Figure 6. Activation of embryonic stem cell specific genes by mRNA transfection and small molecule treatment.

(A) Relative expression level of ES cell specific gene (as noted) 3 and 7 days post mRNA transfection. The expression levels of these genes in fibroblast cells transfected with GFP mRNA were considered as 1. All the genes were normalized against the GAPDH level.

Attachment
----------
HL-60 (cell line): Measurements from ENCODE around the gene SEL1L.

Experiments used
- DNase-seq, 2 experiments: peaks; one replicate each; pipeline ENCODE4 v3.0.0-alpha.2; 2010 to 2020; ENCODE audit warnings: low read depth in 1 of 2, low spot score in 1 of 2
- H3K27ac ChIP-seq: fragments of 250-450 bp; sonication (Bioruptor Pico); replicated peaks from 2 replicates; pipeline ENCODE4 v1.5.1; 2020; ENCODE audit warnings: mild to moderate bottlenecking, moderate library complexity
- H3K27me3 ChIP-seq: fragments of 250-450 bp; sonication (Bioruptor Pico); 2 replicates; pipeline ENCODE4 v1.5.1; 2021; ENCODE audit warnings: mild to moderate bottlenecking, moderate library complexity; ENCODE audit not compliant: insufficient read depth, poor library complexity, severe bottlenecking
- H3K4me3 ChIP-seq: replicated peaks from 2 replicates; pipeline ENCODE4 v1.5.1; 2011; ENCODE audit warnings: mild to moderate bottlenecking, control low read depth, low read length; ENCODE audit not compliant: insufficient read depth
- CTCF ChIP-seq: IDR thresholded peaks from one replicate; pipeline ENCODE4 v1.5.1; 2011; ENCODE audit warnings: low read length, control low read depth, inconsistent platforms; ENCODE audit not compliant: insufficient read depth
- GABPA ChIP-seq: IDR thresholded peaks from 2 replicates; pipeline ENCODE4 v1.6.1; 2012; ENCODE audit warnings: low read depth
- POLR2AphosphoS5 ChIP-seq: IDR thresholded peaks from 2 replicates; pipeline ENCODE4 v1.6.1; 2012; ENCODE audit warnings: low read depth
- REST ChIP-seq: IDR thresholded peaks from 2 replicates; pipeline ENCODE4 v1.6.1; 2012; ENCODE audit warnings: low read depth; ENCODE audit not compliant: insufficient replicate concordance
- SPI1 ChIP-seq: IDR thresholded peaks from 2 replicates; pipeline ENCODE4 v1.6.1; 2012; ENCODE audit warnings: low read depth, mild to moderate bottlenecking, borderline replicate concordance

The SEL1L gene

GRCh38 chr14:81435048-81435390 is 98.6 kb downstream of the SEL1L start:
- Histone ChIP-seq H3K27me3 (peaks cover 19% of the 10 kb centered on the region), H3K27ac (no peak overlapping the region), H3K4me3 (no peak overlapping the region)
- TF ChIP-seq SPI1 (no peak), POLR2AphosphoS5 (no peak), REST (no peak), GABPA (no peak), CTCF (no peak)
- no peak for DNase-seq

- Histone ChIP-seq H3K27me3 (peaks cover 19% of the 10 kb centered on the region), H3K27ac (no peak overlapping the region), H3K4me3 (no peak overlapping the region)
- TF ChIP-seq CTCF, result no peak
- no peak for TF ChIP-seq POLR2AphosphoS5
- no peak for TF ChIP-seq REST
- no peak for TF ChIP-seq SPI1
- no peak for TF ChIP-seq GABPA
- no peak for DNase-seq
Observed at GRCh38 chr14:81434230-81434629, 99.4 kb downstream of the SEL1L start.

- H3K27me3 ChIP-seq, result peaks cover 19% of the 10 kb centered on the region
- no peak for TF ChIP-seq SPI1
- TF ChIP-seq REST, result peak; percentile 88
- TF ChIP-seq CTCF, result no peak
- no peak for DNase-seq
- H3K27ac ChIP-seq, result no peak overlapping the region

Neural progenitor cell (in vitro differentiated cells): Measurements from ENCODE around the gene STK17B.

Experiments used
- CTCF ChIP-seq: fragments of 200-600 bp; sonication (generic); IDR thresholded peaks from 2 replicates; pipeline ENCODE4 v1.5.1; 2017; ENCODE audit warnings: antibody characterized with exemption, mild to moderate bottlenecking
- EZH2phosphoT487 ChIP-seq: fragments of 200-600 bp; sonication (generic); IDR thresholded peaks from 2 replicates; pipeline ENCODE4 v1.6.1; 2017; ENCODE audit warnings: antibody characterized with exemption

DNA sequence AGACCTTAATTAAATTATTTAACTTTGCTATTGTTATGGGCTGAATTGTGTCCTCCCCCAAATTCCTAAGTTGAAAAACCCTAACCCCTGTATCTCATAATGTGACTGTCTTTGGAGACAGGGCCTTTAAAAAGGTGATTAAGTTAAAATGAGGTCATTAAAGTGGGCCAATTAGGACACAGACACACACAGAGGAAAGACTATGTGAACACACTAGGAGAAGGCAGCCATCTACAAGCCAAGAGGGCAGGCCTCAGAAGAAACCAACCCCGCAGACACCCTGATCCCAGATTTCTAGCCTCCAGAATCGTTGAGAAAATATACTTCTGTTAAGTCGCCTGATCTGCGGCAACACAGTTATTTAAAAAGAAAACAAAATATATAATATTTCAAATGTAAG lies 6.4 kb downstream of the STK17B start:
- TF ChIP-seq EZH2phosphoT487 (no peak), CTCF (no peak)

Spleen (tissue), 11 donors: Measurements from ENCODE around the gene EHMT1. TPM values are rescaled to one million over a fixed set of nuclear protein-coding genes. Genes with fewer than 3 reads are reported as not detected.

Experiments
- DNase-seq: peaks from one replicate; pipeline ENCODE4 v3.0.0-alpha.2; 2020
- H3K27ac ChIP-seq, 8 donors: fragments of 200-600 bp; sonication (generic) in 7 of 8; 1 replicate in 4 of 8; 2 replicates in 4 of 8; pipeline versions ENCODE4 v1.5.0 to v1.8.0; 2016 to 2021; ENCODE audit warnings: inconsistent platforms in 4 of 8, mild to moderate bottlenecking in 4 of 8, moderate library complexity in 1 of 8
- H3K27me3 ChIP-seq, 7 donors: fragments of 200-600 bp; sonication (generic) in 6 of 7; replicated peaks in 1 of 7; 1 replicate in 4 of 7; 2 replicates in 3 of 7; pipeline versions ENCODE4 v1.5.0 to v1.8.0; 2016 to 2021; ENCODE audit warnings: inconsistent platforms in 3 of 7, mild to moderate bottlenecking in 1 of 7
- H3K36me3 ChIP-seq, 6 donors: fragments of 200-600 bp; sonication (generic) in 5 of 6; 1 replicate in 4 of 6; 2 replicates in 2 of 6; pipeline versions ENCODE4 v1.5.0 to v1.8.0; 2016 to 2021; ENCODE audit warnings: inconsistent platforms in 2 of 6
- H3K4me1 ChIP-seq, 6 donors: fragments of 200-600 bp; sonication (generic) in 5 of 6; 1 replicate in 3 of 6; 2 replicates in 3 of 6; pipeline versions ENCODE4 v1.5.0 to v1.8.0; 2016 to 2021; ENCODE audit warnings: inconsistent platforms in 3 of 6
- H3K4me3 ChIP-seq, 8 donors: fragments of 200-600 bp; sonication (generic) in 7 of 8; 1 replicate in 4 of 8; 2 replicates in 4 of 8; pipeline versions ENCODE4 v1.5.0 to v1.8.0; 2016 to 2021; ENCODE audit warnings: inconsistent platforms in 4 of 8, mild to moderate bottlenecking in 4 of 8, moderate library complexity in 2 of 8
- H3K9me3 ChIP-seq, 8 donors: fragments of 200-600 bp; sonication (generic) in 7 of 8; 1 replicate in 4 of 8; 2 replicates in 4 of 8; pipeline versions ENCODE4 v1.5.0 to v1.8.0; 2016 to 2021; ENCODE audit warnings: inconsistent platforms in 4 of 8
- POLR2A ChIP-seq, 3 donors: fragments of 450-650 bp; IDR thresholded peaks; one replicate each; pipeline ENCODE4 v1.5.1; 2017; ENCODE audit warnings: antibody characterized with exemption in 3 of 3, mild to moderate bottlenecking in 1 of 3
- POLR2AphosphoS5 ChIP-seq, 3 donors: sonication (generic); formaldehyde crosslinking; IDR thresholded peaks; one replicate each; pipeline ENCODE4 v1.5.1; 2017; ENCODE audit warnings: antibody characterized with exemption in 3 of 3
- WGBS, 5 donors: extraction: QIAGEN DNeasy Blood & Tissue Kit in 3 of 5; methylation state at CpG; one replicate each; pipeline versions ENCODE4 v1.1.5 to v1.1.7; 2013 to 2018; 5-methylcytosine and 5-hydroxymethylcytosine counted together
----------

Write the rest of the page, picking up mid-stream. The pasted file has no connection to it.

It has been shown that the HDAC inhibitor valproic acid, the histone methyltransferase inhibitor BIX01294 and the DNA methyltransferase inhibitor 5′-azacytidine (5′-AzaC) significantly increased the efficiency of iPS cells generation in viral transduction methods [28], [29], [30]. In our preliminary test, 5′-AzaC showed significant cytotoxicity to human fibroblast cells possibly due to inhibition of protein synthesis [31]. Therefore, we used 5′-aza-2′-deoxycytidine that causes DNA demethylation more specifically [32]. We next examined whether combining these small molecules with mRNAs of reprogramming factors could enhance the activation of pluripotency-associated genes. HuF1 cells were first microporated with the mRNA cocktail, 24 hours later, the medium was changed to human ES cell medium supplemented with valproic acid (200 µM), BIX01294 (1 µM) and 5-aza-2′-deoxycytidine (0.5 µM). After another 48 hours, cells were lysed and subjected to RT-PCR analysis. Indeed, a more than 10 fold increase in endogenous OCT4 and NANOG transcripts were detected in OSKMT mRNA plus small molecules (SM) treated cells compared with cells transfected with GFP and treated with DMSO only (Fig. 6B). These results indicate that these chemicals that influence chromatin structure can enhance the effects of short-term expression of key reprogramming factors in activating expression of the endogenous pluripotency associated transcription factor network.